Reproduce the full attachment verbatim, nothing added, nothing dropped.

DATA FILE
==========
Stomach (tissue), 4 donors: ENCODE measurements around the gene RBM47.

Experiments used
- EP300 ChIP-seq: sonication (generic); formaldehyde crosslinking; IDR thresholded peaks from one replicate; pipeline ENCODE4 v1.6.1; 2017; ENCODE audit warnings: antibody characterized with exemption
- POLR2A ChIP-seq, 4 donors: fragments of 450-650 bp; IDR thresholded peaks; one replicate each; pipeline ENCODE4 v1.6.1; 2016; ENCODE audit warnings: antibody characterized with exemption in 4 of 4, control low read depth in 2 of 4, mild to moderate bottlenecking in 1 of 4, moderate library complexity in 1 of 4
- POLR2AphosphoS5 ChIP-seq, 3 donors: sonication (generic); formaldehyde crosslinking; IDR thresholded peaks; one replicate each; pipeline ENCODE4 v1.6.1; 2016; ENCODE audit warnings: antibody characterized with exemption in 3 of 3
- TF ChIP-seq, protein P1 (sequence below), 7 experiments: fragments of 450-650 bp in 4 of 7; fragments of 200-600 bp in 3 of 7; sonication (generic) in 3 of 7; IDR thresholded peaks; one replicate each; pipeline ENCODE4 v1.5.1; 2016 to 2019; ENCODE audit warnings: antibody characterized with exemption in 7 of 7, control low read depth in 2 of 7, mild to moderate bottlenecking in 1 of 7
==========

Stomach (tissue), 4 donors: ENCODE measurements around the gene RBM47.

Experiments used
- EP300 ChIP-seq: sonication (generic); formaldehyde crosslinking; IDR thresholded peaks from one replicate; pipeline ENCODE4 v1.6.1; 2017; ENCODE audit warnings: antibody characterized with exemption
- POLR2A ChIP-seq, 4 donors: fragments of 450-650 bp; IDR thresholded peaks; one replicate each; pipeline ENCODE4 v1.6.1; 2016; ENCODE audit warnings: antibody characterized with exemption in 4 of 4, control low read depth in 2 of 4, mild to moderate bottlenecking in 1 of 4, moderate library complexity in 1 of 4
- POLR2AphosphoS5 ChIP-seq, 3 donors: sonication (generic); formaldehyde crosslinking; IDR thresholded peaks; one replicate each; pipeline ENCODE4 v1.6.1; 2016; ENCODE audit warnings: antibody characterized with exemption in 3 of 3
- TF ChIP-seq, protein P1 (sequence below), 7 experiments: fragments of 450-650 bp in 4 of 7; fragments of 200-600 bp in 3 of 7; sonication (generic) in 3 of 7; IDR thresholded peaks; one replicate each; pipeline ENCODE4 v1.5.1; 2016 to 2019; ENCODE audit warnings: antibody characterized with exemption in 7 of 7, control low read depth in 2 of 7, mild to moderate bottlenecking in 1 of 7